Brett then continued to discuss the time travel article and how he was struck by the idea of the arrow of time and how the article compared open versus closed time paths. The article also mentioned the idea of entropy, or disorderliness of the system. The more order, the less entropy it has. Möbius said that order has very little entropy, and gave the example of a messy room to explain how entropy increases. Lauren asked him to clarify the difference between a closed system and an open one. Möbius briefly explained what a closed system was by using the analogy of closing a door, how once you close a door, no energy can go in or out of the room. Entropy cannot be reversed in a closed system because no energy can make it into that system to feed processes that can impart order.

After a brief discussion on the acceleration of the cosmic expansion, Professor Davis mentioned Chapter 5 of the book, “What is the center of the universe?”. It was mentioned how every galaxy is the center of it's own spherical visible universe and the outer region of that is called the cosmic horizon. To understand the cosmic horizon, we can think about the horizon in terms of Earth's. A horizon is essentially the line at which the earth's surface and the sky appear to meet; it is the circular boundary of the part of the earth's surface visible from a particular point. The cosmic horizon however, represents the boundary between the observable universe and the unobservable regions of the universe. It was mentioned that the cosmic horizon is the sphere surrounding what represents the present location of the most distant things we can't see.

The discussion led to a disagreement concerning quantum mechanics and the speed of light, and Lauren requested that we got back onto the topic of time. Brett continued to show a few slides with some questions he posed for the class that reflected on ideas he took out from the reading. Three of the questions asked were the following: 1. Is our consciousness moving across (through) time? 2. How does consciousness travel between parallel universes? 3. What allows or restricts its movement? After these questions were posed, the idea of our consciousness moving through time due to a time machine was discussed. There was a lot of disagreement involving the notion of time machines. Davis believed that the idea of a time machine is absurd and that there is no evidence that it would be even possible to build one, so why speculate what is going to happen when it can never happen? Möbius talked about how time machines allow paradoxical situations, which are illogical, yet according to the theory of general relativity it is possible to have this type of construct of time-like loops. Because time has an arrow always pointing forward, in order to build a time machine, time has to be going in a loop, which will create paradoxes.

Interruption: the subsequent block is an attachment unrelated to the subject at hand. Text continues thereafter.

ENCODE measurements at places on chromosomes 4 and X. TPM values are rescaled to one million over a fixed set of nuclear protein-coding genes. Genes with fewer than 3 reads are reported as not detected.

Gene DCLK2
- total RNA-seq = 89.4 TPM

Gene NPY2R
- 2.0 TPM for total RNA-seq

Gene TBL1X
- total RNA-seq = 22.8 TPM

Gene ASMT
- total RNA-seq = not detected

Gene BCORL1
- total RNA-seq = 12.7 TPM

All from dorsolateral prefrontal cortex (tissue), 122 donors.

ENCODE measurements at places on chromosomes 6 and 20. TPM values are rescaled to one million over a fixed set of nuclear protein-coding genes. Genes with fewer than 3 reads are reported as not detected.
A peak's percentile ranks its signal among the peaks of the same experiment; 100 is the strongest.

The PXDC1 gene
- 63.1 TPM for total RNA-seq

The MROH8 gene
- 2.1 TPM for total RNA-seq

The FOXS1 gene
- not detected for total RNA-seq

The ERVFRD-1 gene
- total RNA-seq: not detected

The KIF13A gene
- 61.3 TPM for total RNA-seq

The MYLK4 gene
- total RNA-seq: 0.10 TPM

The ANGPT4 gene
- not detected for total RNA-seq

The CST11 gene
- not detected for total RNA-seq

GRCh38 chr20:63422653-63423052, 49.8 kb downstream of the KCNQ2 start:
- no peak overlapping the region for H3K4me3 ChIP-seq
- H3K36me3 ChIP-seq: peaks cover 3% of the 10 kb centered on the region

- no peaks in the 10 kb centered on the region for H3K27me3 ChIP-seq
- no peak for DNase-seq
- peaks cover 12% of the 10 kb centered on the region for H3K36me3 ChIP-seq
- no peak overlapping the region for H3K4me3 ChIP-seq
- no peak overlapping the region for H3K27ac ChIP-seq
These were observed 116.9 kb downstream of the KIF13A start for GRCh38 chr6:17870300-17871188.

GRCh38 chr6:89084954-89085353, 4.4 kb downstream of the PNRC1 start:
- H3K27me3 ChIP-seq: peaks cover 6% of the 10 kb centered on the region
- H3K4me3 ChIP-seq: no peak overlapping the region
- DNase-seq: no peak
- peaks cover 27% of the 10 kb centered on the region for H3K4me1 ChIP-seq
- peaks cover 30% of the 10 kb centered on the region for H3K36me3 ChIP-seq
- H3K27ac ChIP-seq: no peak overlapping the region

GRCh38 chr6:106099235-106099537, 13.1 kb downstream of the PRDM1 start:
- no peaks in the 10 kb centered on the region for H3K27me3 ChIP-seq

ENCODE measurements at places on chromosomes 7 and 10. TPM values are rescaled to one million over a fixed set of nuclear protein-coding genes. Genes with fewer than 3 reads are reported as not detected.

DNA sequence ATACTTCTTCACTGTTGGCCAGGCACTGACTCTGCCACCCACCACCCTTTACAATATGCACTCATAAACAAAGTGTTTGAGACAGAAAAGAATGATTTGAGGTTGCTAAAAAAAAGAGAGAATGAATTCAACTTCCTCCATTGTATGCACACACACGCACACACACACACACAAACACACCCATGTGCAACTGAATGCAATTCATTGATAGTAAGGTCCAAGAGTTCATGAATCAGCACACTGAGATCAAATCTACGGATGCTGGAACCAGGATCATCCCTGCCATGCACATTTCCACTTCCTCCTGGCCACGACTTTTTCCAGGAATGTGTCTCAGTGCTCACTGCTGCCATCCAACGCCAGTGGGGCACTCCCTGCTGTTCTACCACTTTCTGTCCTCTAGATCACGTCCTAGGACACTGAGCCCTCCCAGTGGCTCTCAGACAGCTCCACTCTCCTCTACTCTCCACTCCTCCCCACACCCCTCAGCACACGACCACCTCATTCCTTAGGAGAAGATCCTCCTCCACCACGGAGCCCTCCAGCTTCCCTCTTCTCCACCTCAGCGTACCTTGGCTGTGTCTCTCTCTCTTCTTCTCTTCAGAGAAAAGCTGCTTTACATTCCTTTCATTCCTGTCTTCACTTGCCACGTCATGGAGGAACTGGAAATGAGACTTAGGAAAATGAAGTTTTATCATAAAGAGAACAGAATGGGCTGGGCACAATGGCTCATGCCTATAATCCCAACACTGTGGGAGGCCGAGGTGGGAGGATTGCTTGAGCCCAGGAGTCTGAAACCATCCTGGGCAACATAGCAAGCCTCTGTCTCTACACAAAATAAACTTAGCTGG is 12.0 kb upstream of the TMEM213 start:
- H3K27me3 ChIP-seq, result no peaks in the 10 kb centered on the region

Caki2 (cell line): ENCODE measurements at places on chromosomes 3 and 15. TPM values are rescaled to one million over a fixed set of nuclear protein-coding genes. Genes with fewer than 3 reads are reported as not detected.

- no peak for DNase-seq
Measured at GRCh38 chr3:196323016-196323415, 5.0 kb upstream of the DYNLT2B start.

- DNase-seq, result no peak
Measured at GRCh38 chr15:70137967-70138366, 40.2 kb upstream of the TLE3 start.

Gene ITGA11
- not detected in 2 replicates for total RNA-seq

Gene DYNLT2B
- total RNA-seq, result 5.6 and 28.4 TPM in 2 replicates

The conversation continued when Lauren talked about how in our culture we see time as moving linearly, in one direction forward. Yet she personally feels that time is more circular and that life is this pattern of the same matter breaking down and regenerating into new things over and over again. She doesn't quite know how to make the two coincide, by seeing time as linear and also circular. Möbius agreed that different cultures view time in different ways and how viewing things happening throughout time cyclically is one thing but being able to go back in time because of this circular loop is another. He talked about a time loop structure that allows you to go back in time to fix a bad decision made and how those types of situations are what creates these paradoxes. Brendan added how some global religions believe in cyclical loops and how it is possible that their perception of this cyclical time is of some sort of higher order thinking than that in our own universe. deVries then brought up the problem of having a loop within time itself and how if there were smaller loops within the circularity of time, there would be an object that had a double existence in both normal time and another loop which is impossible. It is impossible to have loops within time, but it is possible that time itself is a loop.